Burnside Bridge

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Andy Cardinal

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Here is a good video about it.... It's probably the best answer I have for your question.


I would say 2 reasons off the top of my head:

1. It funnels the attack to a specific, dependable area and creates a bottleneck for the attacking force.

2. Lee didn't really want to fight at Sharpsburg (although he was willing to fight). His purpose was to concentrate his army and then renew his march north.
 

James N.

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was studying this battle and thought i'd ask you experts a simple question.
why didn't the confederates just blow up this bridge before the federals arrived?
Although burning wooden trestle bridges during the war was pretty commonplace, destruction of masonry is altogether a different situation. Remember that WWII-style combat engineers did not exist and the tools and munitions necessary were the province of an engineering department that scarcely existed either. Artillery shells were likely the only available items, and regular field artillery projectiles were too weak to do the job. Solid shot was the preferred projectile for such a task and it doesn't explode - it batters the target into rubble. To do so the Confederate artillery wasn't in position to even hit the bridge, much less destroy it.
 
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redbob

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Welcome to the group from middle Alabama and the question might be why didn't they ford somewhere else or just wade across? Maybe in this case tunnel vision involved a bridge. Never mind, the video answered my questions.
 
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Bruce Vail

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Earlier in the campaign, Confederate troops tried to destroy an aqueduct and locks on the C&O canal, also stone. Couldn't make a dent with the tools and explosives they had with them. If anyone considered blowing the Lower Bridge, they would have quickly discarded the notion.
Earlier in the campaign, Confederate troops tried to destroy an aqueduct and locks on the C&O canal, also stone. Couldn't make a dent with the tools and explosives they had with them. If anyone considered blowing the Lower Bridge, they would have quickly discarded the notion.
Monocacy Aqueduct

During the American Civil War the Union used the canal to transport war materials and troops along the border between Maryland, Virginia, and points west. For this reason the canal as well as the aqueducts were often under Confederate attack. There were many Confederate sympathizers among the canal employees, including Thomas Walter, keeper of Lock 27.[1] Walter loved the South, but he loved the Monocacy Aqueduct more. When he learned that Confederate General D. H. Hill had orders to destroy it in order to halt boat traffic during the Antietam campaign in September 1862, Walter convinced Hill that draining the canal would achieve the same end. Walter saved the Monocacy Aqueduct, only for it to be threatened once again a few days later when another Confederate party attempted to blow up the aqueduct. However, the soldiers were unable to drill enough holes into the hard stone to place enough explosives to breach the structure.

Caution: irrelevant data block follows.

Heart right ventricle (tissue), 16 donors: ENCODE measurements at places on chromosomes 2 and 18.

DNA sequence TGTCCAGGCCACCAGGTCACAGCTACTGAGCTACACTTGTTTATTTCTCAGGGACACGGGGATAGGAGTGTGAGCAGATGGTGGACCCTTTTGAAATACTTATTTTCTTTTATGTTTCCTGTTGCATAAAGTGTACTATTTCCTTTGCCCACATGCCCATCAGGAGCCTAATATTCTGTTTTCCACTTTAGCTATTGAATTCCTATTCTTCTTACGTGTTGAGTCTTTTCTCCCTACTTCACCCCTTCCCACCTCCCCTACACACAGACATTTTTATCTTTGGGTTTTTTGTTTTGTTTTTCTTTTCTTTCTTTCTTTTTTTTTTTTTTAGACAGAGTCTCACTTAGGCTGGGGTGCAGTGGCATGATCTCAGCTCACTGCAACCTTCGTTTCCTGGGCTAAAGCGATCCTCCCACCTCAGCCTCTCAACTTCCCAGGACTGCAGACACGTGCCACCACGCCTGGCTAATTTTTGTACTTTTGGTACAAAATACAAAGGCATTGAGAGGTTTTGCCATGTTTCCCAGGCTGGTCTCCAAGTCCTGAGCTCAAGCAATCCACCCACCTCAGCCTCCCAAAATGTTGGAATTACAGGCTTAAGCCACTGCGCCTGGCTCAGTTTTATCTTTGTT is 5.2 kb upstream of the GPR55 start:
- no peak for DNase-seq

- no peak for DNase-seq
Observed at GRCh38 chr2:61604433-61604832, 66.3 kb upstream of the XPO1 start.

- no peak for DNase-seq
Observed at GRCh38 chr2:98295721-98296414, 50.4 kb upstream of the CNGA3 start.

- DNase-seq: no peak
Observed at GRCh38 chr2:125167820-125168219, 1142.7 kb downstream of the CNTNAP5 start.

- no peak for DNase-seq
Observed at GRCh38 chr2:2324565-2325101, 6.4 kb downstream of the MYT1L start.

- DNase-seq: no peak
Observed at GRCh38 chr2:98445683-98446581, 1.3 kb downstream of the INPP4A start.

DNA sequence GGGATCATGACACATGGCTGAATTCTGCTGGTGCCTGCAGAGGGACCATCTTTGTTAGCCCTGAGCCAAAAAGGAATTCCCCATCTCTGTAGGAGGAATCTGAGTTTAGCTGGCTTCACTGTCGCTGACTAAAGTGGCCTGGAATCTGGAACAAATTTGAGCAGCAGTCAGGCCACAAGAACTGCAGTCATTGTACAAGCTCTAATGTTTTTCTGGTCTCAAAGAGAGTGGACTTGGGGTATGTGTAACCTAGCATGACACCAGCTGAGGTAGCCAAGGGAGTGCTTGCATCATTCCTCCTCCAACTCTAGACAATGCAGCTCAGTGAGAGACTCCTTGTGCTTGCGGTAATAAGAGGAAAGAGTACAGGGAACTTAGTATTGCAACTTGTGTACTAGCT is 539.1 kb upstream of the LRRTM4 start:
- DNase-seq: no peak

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Brian Downey

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It is robust indeed! I don't know if it was major in the sense you mean @Wesley P Ellington , but the Park did a significant restoration of the bridge in 2015-2016. From the Park Service:

In January of 2014 a section of the stone wall on the upstream side of the bridge collapsed into Antietam Creek. Temporary repairs were made and an engineering assessment of the entire structure was undertaken. The investigation revealed substantial deterioration of the walls and significant water infiltration contributing to the structural instability of the bridge.

The bridge was closed in October of 2015 for repairs. Phase I of the project focused on the on the in-stream work, repairing and strengthening the stone piers and arches. Portable dams were installed in the creek that diverted the water while this work was completed. During Phase II the bridge walls were selectively dismantled and rebuilt. Every stone was painstakingly mapped, recorded and replaced as close as possible to its original location. Once the masonry work was complete, the wood coping was completely replaced and the bridge was resurfaced.
 

James N.

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DSC04581.JPG

Burnside’s Bridge is almost 200 years old, and, as far as i know, it has never had any major structural repairs done to it. In the 1950’s and 60’s, people used to drive cars over it. It’s a robust bridge.
It is robust indeed! I don't know if it was major in the sense you mean @Wesley P Ellington , but the Park did a significant restoration of the bridge in 2015-2016. From the Park Service:
Here are a couple of photos of the work in progress.
DSC04582.JPG
 
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Andy Cardinal

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The terrain is eye-opening for sure.... Not only at the bridge itself but also the ground the 9th Corps advanced toward Sharpsburg. I walked the "Snavely Ford" trail and "Final Attack" trail in April.... It gave me a new appreciation for what those guys did.
 
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